Kiss has been around since the early 1970s. Regardless of whether or not you like their music, you’re probably at least familiar with a few of their songs. “Rock and Roll All Nite” was named one of the Top 20 hard rock songs of all time and appears, along with several other of their classics, on the game Rock Band. Needless to say, the band’s acquired a few fans over the decades. And while some respond to their music, it’s frequently their theatrical performances that really get fans hooked. Indeed, their first several albums were poor sellers, and it wasn’t until their first live album, Alive!, that they began to gain traction as musicians.

That was one of the more clever aspects that worked for the band; between their stage personas and often innovative pyrotechnics, their performances were ones that could not fully be understood through an album recording. Fans even felt Alive! wasn’t a true representation of a Kiss show.  This meant that seeing Kiss perform live was more of an experience, and was one that was shared with the other members of the audience. This collective shared experience became a sort of bond among fans, one that was stronger than one might have gotten just through listening to their music.

Kiss bass player Gene Simmons noted in a 1999 interview…

I’ve always been a fan of Americana, and Americana has always been about imagery, often above content. I think there’s nothing wrong with that. The world worships this culture. Most people only think about America in terms of rock & roll, movies and television. Kiss is very all-American, in the sense that our constituency has never had anything in common with critics… because our power, our lifeblood, our very reason for existence is our fans. Without them, we’d be nothing.

By appealing to their fans’ appreciation of the performances, Kiss has focused on reinforcing the community aspect of their fan base. Fans often discuss various tours and specific elements of individual performances as a means of connecting. It acts as a kind of “secret code” that only “true” fans will understand. Simply knowing when they introduced a flaming guitar sequence holds little against the emotional surge of seeing Ace Frehley’s guitar erupt in fire in front of you on stage!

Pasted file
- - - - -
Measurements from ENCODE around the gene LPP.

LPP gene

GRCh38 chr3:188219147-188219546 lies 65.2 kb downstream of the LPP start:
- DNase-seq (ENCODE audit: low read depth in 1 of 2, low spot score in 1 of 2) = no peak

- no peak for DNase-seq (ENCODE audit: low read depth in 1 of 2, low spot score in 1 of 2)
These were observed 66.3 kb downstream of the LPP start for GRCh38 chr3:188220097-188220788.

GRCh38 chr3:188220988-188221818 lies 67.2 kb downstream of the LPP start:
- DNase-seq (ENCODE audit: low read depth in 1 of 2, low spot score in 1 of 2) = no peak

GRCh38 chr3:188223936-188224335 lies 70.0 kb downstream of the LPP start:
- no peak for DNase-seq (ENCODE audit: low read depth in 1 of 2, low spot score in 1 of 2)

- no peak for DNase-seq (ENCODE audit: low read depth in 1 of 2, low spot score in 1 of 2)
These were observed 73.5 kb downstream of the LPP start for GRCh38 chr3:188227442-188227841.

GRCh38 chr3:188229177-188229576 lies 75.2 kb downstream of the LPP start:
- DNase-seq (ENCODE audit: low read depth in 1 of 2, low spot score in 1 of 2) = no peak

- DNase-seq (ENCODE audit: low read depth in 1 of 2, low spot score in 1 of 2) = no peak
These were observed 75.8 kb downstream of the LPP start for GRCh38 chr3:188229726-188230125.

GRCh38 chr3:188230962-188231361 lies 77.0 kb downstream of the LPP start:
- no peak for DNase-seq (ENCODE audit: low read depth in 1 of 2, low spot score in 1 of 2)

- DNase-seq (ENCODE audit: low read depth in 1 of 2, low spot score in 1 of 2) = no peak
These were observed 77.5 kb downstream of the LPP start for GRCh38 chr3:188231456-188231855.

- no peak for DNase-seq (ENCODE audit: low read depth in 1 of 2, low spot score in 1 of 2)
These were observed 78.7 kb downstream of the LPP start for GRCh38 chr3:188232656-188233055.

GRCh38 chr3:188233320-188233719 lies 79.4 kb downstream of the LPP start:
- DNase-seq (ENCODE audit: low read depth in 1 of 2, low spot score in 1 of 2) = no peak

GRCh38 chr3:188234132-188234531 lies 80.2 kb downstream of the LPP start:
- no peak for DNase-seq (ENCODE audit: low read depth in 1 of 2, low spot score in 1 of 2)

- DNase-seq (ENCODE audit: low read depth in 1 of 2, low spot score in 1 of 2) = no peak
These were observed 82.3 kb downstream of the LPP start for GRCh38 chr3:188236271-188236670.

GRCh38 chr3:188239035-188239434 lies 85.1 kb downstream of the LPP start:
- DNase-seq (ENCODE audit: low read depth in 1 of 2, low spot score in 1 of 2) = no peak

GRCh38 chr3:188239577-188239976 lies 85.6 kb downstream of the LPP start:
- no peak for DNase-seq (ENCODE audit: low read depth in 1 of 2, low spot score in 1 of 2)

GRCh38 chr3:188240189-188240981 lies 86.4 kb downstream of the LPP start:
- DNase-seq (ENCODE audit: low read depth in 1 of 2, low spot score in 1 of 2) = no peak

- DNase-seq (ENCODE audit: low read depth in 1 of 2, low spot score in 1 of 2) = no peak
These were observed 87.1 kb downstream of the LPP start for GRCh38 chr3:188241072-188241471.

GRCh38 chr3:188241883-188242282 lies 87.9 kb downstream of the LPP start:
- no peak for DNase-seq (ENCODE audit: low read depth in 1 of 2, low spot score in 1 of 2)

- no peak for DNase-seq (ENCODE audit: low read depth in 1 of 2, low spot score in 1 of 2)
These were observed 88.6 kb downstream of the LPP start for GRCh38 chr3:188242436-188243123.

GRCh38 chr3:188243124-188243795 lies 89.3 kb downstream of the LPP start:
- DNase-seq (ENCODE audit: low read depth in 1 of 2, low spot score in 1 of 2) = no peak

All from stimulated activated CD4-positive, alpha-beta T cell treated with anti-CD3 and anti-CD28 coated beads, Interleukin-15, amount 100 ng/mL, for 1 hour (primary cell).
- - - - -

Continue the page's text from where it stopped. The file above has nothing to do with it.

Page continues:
And while it might seem that Kiss fans are unique among the rock world by emulating the band members’ makeup, it’s really no different than any other type of fandom. It’s just that the cues fans are taking are from Kiss itself are somewhat different than the cues fans might take from the Grateful Dead, Michael Jackson or Mylie Cyrus. Or, for that matter, Peyton Manning, Robert Downey Jr. or Neil deGrasse Tyson. The traits and characteristics that are most pronounced in a subject are the parts which fans find easiest to emulate. And while not every fandom is going to paint themselves up like Paul Stanley’s Starchild, that they might point a telescope to the night sky to emulate Tyson’s version of a star child comes from the same sense of fandom.

About The Author

Senior Editor, Comics & Lifestyle

Sean Kleefeld is an independent researcher whose work has been used by the likes of Marvel Entertainment, Titan Books and 20th Century Fox. He writes the ongoing “Incidental Iconography” column for The Jack Kirby Collector and had weekly “Kleefeld on Webcomics” and "Kleefeld's Fanthropology" columns for MTV Geek. He’s also contributed to Alter Ego, Back Issue and Comic Book Resources. Kleefeld’s 2009 book, Comic Book Fanthropology, addresses the questions of who and what comic fans are. He blogs daily at